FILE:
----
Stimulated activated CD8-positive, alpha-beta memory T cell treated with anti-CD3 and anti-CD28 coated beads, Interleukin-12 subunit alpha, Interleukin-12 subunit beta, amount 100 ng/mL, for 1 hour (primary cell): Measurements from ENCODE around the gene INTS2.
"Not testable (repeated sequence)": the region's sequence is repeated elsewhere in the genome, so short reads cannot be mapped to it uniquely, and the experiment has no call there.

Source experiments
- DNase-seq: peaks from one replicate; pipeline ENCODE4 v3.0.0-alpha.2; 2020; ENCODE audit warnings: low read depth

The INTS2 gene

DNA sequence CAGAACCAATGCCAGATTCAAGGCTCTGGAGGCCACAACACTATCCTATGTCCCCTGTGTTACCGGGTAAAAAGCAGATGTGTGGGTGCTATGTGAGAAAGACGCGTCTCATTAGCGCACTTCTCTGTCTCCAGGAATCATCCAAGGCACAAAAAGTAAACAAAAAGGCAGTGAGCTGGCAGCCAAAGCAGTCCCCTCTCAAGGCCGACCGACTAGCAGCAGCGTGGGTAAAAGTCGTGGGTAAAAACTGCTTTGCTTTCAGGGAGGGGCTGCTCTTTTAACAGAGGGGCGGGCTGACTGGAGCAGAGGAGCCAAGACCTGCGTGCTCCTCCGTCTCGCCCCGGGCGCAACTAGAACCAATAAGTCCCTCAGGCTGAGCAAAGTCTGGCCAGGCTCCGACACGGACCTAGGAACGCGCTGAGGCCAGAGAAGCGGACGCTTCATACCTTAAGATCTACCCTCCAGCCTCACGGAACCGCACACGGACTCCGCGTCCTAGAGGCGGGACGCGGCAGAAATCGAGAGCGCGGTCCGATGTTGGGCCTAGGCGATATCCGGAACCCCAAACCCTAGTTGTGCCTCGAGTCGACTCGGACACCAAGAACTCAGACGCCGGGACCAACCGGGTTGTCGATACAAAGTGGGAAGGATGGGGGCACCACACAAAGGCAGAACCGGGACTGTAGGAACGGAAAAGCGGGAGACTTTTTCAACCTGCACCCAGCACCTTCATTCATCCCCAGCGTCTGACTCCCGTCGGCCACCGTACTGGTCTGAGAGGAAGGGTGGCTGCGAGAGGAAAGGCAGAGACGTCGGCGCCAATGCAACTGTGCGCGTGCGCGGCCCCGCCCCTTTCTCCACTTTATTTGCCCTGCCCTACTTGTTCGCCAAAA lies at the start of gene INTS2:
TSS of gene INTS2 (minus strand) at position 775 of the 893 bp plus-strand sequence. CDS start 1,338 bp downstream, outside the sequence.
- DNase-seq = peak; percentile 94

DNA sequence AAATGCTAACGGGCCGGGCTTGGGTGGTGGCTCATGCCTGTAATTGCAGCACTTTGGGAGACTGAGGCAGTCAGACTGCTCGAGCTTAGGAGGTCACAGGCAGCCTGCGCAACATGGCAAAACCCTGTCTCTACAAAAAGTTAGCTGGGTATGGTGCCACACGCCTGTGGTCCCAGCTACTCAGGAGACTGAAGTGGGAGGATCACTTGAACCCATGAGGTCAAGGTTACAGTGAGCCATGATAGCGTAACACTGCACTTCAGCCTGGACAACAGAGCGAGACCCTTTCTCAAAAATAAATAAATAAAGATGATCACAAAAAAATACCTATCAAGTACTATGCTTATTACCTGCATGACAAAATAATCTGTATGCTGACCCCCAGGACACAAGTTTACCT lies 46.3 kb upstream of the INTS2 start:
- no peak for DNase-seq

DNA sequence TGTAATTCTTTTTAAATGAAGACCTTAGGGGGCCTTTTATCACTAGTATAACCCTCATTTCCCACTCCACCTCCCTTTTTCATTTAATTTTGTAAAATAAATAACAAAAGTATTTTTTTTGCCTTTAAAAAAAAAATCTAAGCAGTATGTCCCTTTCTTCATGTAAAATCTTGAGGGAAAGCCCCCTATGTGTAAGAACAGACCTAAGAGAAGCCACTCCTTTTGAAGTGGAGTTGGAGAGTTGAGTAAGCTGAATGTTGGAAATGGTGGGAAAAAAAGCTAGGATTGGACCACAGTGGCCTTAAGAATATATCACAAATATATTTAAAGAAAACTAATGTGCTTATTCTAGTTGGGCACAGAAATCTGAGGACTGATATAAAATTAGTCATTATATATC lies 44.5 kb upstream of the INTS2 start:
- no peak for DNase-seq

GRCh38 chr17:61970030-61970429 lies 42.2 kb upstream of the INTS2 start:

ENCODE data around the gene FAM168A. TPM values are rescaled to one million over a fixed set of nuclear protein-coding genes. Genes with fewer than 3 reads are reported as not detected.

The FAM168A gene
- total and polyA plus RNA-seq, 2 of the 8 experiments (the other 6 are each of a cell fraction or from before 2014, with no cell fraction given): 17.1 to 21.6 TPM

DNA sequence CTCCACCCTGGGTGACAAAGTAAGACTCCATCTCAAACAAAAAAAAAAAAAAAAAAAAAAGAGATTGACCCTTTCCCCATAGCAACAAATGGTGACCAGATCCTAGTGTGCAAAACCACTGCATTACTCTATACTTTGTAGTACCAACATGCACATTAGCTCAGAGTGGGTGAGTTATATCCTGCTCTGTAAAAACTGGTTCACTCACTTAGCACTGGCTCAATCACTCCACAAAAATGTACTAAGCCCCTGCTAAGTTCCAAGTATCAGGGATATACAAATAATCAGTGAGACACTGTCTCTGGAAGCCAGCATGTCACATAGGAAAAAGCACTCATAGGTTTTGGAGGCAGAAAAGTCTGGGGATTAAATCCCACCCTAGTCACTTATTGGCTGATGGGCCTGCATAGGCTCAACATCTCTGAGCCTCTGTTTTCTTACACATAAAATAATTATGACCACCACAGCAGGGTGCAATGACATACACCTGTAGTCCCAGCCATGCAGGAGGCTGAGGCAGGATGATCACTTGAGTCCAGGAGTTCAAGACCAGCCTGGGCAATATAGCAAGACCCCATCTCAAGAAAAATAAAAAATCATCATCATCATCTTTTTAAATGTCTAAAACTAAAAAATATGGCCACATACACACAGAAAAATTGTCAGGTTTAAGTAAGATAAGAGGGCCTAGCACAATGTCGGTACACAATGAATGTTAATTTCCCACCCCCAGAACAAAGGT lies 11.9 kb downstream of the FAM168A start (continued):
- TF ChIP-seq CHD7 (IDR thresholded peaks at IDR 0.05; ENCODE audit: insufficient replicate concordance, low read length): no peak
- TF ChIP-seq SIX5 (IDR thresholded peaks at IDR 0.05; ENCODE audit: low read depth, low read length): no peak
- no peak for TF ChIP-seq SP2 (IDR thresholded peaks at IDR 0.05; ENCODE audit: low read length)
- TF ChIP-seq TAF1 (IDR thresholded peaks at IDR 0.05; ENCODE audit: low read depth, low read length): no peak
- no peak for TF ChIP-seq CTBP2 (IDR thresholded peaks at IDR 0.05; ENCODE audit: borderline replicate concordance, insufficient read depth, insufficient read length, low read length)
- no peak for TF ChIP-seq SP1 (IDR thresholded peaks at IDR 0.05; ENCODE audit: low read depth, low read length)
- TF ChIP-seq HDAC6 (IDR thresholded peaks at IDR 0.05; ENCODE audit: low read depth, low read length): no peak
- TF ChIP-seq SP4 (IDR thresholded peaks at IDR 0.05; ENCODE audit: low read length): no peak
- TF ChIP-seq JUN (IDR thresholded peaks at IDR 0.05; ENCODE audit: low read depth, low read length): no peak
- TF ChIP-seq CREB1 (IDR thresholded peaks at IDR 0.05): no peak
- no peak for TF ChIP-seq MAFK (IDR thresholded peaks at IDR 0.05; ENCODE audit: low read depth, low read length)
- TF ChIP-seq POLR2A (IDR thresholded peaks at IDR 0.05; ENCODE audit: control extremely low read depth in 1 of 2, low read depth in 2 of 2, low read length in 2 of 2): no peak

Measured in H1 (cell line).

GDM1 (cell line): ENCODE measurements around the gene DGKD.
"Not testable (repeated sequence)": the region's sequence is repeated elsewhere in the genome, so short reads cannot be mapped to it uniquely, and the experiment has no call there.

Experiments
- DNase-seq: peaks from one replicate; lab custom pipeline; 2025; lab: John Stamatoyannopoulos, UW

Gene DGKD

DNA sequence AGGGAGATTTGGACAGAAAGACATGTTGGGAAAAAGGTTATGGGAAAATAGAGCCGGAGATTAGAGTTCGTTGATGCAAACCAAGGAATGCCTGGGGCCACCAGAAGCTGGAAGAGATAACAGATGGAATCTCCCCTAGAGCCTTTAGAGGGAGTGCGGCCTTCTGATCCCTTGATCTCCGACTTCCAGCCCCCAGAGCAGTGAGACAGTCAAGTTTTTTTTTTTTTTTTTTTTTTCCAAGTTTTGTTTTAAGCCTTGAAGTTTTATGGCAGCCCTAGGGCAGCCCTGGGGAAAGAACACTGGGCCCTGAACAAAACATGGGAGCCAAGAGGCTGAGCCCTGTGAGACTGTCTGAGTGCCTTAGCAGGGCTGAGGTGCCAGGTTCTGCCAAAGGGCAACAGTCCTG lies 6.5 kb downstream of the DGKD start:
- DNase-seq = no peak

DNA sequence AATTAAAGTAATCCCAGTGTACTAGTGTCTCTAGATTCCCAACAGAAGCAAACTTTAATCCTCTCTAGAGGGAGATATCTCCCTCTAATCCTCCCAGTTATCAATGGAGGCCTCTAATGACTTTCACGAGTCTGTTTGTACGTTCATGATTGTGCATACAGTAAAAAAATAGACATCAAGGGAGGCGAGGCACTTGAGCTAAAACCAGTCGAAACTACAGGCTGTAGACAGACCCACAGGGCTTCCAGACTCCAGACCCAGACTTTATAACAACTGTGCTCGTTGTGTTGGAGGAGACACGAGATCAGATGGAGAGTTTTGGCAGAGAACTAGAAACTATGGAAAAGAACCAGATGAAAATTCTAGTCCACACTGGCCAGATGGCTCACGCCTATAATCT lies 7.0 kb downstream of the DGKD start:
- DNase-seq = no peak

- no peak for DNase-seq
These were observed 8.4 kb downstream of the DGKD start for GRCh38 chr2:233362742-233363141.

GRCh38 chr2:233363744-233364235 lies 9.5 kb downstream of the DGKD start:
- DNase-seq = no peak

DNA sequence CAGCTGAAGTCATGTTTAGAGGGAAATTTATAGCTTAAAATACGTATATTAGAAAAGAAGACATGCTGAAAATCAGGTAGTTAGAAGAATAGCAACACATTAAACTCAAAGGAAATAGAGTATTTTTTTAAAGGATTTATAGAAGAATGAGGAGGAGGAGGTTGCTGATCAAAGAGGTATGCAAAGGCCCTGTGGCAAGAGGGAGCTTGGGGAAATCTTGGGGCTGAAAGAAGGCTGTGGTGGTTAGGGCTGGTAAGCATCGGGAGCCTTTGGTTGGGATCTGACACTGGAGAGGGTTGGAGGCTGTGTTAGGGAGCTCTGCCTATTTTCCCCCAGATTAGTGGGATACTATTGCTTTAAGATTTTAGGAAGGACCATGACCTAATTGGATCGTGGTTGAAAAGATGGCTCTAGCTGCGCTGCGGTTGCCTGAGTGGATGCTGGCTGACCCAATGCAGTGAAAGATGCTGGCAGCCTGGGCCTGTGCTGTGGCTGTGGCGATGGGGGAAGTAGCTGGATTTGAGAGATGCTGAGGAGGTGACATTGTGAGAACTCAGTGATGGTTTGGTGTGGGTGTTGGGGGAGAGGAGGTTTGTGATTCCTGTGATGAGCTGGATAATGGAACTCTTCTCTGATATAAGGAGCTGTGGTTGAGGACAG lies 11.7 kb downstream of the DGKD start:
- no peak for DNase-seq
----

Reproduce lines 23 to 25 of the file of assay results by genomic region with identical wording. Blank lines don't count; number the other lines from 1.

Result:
- no peak for TF ChIP-seq SP1 (IDR thresholded peaks at IDR 0.05; ENCODE audit: low read depth, low read length)
- TF ChIP-seq HDAC6 (IDR thresholded peaks at IDR 0.05; ENCODE audit: low read depth, low read length): no peak
- TF ChIP-seq SP4 (IDR thresholded peaks at IDR 0.05; ENCODE audit: low read length): no peak